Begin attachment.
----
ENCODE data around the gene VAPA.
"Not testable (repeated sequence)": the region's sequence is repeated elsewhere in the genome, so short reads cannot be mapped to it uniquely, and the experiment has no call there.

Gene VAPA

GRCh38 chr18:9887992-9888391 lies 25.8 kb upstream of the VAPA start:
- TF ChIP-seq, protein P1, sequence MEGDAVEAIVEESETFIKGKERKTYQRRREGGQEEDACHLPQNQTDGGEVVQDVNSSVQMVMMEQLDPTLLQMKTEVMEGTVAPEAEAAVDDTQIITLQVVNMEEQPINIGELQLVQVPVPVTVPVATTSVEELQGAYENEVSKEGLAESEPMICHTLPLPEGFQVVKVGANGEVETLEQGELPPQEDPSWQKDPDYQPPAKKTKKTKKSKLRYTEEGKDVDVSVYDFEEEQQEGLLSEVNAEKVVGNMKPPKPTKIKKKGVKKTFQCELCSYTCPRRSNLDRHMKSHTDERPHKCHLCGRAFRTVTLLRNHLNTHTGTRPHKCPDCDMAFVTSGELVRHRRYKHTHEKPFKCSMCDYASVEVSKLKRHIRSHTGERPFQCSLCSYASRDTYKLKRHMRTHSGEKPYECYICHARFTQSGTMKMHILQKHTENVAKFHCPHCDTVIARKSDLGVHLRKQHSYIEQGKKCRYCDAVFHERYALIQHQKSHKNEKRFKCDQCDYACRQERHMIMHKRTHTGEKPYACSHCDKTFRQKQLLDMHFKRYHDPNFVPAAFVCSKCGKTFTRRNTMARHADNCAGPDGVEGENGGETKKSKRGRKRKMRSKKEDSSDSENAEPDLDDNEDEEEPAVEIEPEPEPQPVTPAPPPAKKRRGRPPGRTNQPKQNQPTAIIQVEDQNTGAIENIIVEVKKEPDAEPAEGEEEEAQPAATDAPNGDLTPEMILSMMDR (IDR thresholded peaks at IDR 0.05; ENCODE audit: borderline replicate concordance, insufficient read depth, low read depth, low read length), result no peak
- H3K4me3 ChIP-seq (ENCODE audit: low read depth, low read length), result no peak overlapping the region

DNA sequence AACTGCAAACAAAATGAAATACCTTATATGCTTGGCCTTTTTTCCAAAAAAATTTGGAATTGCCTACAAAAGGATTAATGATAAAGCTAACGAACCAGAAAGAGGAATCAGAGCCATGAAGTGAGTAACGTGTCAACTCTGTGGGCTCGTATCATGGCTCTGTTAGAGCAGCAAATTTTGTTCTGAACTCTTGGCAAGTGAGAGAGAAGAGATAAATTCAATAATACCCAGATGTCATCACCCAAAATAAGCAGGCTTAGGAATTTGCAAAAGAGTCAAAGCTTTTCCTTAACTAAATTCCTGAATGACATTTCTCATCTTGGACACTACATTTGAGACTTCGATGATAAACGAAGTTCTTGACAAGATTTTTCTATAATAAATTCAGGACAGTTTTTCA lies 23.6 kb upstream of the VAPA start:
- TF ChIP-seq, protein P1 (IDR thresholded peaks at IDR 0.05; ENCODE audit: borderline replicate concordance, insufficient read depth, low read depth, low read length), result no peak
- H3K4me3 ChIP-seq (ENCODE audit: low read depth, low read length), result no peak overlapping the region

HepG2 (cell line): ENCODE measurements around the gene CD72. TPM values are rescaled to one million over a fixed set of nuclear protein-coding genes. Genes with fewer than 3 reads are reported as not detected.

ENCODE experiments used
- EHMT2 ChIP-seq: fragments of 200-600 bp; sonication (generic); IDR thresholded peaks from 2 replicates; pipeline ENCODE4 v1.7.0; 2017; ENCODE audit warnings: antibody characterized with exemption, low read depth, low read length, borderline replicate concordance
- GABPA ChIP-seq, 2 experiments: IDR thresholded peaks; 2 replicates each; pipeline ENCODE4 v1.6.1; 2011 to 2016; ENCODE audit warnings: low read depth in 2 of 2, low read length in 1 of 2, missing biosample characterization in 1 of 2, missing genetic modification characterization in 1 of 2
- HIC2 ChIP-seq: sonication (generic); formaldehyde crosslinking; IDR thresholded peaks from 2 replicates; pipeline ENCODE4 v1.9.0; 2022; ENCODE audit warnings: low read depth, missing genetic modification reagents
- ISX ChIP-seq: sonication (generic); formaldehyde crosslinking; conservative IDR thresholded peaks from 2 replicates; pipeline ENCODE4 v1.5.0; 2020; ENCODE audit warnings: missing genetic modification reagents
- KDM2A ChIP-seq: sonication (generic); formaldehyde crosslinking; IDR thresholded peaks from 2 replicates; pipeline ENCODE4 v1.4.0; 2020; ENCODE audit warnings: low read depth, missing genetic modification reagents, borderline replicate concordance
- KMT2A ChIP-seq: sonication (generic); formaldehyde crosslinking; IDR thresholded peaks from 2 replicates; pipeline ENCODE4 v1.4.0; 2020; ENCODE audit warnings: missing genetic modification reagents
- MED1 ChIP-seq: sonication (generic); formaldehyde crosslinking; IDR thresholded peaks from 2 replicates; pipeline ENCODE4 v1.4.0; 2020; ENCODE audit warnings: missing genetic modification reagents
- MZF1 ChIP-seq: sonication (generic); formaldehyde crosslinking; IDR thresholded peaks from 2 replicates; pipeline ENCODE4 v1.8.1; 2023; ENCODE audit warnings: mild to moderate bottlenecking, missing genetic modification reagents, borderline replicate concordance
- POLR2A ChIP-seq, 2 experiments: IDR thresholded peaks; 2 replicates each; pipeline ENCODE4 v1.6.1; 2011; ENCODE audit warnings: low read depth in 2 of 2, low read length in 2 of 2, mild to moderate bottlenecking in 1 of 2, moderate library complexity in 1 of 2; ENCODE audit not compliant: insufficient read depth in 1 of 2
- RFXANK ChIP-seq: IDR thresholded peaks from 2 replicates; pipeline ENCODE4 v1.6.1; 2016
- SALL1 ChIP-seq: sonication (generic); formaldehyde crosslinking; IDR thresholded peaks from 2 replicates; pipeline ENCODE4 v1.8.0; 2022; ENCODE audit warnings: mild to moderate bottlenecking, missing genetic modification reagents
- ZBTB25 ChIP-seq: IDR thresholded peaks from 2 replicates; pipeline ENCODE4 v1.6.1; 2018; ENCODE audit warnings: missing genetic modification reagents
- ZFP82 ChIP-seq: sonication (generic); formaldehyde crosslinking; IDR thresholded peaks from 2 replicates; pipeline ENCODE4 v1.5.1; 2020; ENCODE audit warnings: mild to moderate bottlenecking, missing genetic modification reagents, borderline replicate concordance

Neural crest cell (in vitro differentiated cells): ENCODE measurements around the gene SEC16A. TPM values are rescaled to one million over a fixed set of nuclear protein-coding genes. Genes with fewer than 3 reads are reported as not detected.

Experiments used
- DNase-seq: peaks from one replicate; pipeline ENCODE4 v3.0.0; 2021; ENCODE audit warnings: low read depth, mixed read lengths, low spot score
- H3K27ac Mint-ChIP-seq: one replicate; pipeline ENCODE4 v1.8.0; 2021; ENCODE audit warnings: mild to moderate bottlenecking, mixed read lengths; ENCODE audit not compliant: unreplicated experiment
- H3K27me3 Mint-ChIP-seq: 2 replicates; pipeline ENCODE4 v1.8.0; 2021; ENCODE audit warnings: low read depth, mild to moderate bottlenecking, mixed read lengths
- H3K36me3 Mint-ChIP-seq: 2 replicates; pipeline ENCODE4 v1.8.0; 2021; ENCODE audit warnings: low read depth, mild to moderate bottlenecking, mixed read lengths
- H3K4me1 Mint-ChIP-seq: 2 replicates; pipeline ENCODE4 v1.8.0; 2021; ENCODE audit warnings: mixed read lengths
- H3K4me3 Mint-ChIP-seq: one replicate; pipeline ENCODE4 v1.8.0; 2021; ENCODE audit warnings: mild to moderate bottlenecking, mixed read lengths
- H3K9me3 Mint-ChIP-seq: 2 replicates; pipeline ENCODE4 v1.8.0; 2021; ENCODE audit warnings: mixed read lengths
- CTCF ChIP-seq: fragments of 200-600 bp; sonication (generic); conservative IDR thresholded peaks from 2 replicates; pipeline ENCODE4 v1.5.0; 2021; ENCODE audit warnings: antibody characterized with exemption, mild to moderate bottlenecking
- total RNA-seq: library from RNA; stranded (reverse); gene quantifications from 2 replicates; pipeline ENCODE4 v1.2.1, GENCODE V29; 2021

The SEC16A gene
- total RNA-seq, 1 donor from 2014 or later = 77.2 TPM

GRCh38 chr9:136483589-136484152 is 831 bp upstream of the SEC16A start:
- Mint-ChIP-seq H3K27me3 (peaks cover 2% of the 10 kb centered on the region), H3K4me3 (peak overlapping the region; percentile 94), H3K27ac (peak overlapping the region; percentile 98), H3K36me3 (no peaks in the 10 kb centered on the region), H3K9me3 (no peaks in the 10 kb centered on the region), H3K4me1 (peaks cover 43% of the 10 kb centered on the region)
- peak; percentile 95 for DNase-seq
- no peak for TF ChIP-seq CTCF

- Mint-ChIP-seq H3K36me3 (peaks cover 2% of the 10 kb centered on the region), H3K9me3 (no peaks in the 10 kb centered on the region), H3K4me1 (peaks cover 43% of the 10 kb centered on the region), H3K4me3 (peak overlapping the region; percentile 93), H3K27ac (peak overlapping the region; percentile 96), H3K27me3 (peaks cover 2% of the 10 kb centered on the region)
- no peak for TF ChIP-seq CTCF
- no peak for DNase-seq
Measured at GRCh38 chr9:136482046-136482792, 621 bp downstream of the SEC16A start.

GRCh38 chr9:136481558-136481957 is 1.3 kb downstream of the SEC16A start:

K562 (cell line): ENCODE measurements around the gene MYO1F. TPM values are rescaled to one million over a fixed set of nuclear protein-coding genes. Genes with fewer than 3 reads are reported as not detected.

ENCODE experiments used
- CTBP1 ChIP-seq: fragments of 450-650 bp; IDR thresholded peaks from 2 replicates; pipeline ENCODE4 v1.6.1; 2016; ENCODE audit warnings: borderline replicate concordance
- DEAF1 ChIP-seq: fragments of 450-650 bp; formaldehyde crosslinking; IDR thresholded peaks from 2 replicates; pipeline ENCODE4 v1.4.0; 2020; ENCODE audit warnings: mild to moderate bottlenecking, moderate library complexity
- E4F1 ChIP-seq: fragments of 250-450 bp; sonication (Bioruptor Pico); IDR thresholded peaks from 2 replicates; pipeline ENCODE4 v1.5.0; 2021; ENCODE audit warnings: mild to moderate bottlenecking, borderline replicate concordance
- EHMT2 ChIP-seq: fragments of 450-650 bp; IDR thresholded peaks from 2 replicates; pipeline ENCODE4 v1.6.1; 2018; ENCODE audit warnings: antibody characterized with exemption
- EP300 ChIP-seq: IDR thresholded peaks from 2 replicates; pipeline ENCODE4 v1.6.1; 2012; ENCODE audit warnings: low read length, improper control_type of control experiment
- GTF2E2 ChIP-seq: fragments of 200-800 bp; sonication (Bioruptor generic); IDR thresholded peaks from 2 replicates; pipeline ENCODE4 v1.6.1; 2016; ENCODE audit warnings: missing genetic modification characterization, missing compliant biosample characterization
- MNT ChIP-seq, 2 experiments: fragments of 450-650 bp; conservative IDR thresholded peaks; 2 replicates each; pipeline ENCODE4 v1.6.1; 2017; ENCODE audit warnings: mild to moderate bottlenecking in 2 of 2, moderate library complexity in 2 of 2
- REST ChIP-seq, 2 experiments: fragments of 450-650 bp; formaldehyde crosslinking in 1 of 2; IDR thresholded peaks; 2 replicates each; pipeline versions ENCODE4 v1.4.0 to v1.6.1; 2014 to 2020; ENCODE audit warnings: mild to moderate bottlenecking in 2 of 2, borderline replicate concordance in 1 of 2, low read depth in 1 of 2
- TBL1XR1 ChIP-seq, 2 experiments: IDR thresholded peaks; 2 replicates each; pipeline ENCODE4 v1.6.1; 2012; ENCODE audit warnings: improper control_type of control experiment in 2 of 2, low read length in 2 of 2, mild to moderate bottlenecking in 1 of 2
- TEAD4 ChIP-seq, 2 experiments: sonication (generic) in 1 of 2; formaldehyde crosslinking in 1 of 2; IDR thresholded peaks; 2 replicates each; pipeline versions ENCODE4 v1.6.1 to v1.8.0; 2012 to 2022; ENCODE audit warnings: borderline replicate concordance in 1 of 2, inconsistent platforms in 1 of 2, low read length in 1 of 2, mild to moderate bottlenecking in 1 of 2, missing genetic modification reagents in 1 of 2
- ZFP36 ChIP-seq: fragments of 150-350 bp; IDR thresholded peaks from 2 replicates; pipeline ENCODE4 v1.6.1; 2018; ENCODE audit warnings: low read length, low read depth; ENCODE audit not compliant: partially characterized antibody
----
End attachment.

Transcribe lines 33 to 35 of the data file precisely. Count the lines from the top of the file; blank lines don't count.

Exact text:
- H3K9me3 Mint-ChIP-seq: 2 replicates; pipeline ENCODE4 v1.8.0; 2021; ENCODE audit warnings: mixed read lengths
- CTCF ChIP-seq: fragments of 200-600 bp; sonication (generic); conservative IDR thresholded peaks from 2 replicates; pipeline ENCODE4 v1.5.0; 2021; ENCODE audit warnings: antibody characterized with exemption, mild to moderate bottlenecking
- total RNA-seq: library from RNA; stranded (reverse); gene quantifications from 2 replicates; pipeline ENCODE4 v1.2.1, GENCODE V29; 2021